A second development that would favor a more proactive Western policy lies in the failure of the current negotiating format between the conflicting parties to produce any movement toward reunification of Moldova. The current arrangement includes the Moldovan government and Transnistria, assisted by Russia, Ukraine and the OSCE as mediators and guarantors. But ten years of negotiations have produced nothing but a continued strengthening of the separatist regime.

The past decade has seen a considerable evolution in the nature of Russia’s relations with the West, from one of animosity to strategic partnership. But this dramatic change has failed in one respect–it has left the Transnistrian conflict unresolved. Victory by a pro-Russian communist government in Moldova’s February 2001 elections has all but exhausted any possibilities of political change, and even a newly established “strategic partnership” between Moldova and Russia has failed to contribute to any significant progress in negotiations.

Since the existing framework for negotiations is apparently incapable of ensuring any favorable outcome in the negotiations, even despite the current rapprochement between Moldova and Russia and the strategic partnership between Russia and the West, then it is clearly time for a new approach, one in which the EU plays a more central role.

The current negotiating format provides a dominant role for Russia; indeed, Moscow controls multiple seats at the negotiating table. In addition to being one of the mediators, Russia is able to veto OSCE initiatives and to influence Ukraine. In addition, most of the separatist leaders, including the self-proclaimed “president of Transnistria,” are citizens of Russia. The breakaway republic itself is, arguably, a product of Russian power politics in the region. It has always been heavily dependent on Russian political, economic and military support.

The lack of any progress in the Transnistrian settlement suggests the following: either Russia is incapable of influencing Transnistria in order to stabilize the region, or Moscow has no interesting in seeing the conflict settled.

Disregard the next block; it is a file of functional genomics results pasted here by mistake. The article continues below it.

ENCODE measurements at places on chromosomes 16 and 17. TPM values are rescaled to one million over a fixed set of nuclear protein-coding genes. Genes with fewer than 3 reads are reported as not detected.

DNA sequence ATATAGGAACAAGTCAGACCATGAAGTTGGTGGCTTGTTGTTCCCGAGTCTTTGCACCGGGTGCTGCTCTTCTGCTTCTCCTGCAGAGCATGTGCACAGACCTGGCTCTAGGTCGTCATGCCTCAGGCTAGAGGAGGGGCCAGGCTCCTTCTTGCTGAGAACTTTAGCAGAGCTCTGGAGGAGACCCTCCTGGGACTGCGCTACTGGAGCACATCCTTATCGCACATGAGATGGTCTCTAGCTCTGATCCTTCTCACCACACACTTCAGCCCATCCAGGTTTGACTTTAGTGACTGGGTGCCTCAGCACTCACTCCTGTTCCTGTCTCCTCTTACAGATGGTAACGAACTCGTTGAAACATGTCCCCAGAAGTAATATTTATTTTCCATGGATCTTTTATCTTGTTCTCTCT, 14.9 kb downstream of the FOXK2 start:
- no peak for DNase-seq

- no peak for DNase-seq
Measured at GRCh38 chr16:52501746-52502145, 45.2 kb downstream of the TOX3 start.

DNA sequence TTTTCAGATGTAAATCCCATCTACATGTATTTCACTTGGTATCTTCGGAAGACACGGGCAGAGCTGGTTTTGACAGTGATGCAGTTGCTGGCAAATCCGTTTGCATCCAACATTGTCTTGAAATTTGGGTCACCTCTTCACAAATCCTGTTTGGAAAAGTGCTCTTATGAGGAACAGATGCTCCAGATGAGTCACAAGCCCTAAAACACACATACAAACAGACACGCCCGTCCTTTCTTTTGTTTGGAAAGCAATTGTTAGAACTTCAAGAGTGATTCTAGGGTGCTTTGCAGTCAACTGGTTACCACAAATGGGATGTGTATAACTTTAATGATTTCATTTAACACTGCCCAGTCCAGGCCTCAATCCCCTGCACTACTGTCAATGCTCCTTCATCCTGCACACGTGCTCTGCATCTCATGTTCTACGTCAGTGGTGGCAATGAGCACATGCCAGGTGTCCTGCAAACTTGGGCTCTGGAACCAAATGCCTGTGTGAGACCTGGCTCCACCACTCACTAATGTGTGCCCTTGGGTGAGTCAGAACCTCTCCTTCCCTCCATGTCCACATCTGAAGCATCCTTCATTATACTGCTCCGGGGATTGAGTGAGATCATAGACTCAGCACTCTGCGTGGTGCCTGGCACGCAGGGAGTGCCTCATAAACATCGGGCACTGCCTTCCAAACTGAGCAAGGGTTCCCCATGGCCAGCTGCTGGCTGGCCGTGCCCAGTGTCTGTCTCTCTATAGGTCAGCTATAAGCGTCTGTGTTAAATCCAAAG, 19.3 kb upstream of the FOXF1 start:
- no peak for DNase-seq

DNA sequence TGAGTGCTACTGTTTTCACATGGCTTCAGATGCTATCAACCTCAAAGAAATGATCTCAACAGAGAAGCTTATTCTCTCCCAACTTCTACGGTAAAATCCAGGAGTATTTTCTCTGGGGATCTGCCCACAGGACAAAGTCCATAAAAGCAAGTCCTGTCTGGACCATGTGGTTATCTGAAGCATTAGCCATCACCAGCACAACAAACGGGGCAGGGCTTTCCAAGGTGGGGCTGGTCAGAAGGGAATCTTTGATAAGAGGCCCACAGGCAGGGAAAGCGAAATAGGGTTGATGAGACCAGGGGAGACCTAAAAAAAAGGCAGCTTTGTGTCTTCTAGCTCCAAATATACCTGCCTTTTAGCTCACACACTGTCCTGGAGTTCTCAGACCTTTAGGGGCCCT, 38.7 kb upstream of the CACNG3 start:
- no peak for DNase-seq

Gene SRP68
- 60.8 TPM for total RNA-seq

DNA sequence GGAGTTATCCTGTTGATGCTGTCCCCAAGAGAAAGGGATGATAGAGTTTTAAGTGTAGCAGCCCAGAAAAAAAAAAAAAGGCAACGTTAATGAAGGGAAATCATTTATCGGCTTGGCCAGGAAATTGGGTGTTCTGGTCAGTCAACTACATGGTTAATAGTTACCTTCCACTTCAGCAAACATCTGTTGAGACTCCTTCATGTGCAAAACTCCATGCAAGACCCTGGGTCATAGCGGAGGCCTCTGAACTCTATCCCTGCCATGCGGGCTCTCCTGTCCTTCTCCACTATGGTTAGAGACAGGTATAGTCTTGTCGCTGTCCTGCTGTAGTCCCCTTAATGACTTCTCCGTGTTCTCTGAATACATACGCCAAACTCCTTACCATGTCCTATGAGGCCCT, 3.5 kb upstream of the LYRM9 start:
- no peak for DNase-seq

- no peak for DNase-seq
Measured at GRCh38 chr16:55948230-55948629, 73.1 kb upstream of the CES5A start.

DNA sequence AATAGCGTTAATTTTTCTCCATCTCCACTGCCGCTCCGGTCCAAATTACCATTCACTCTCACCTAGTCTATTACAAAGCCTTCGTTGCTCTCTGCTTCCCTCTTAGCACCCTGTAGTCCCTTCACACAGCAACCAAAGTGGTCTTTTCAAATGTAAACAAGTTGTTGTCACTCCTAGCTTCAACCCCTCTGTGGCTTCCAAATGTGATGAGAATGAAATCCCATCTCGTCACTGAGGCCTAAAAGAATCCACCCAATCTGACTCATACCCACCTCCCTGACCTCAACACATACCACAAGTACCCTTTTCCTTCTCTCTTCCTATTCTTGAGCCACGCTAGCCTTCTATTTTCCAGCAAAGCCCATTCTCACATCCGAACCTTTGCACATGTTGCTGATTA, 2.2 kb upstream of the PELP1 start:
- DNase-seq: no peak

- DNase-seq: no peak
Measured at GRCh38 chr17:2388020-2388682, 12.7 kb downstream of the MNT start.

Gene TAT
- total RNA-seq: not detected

Russia itself is claiming that it was unable to withdraw its troops before the OSCE-agreed deadline because of opposition from the separatist regime in Transnistria. Moscow has also tried to make any future withdrawal of its troops conditional on the absence of “technical obstacles.” Formal opposition to any withdrawal of Russian troops by the pro-Russian separatists in Moldova, it should be noted, could be interpreted by Russia as one of these “technical obstacles.” That opens the way to a prolonged Russian military presence in Moldova.

Given this evidence of Russian intransigence, and against the background of NATO’s and the EU’s looming enlargement, the West’s indifference to the Transnistria conflict is difficult to explain. Indeed, the West’s stake in the conflict is becoming larger.

Perhaps it would not be too fanciful to propose that the worth of the new strategic partnerships between Russia, on one hand, and both the EU and NATO, on the other, might be demonstrated by a joint effort aimed at stabilizing a region which should no longer be thought of as part of Russia’s “near abroad”–but also as an “immediate neighborhood” of an enlarged Europe? Russia might thereby prove its worth as part of the solution (rather than being part of the problem), while the EU could demonstrate its ability to solve an “old” conflict using the “new” foreign and security policy instruments of a united Europe.

Nicu Popescu is the editor of the “European Integration of Moldova” Web Project.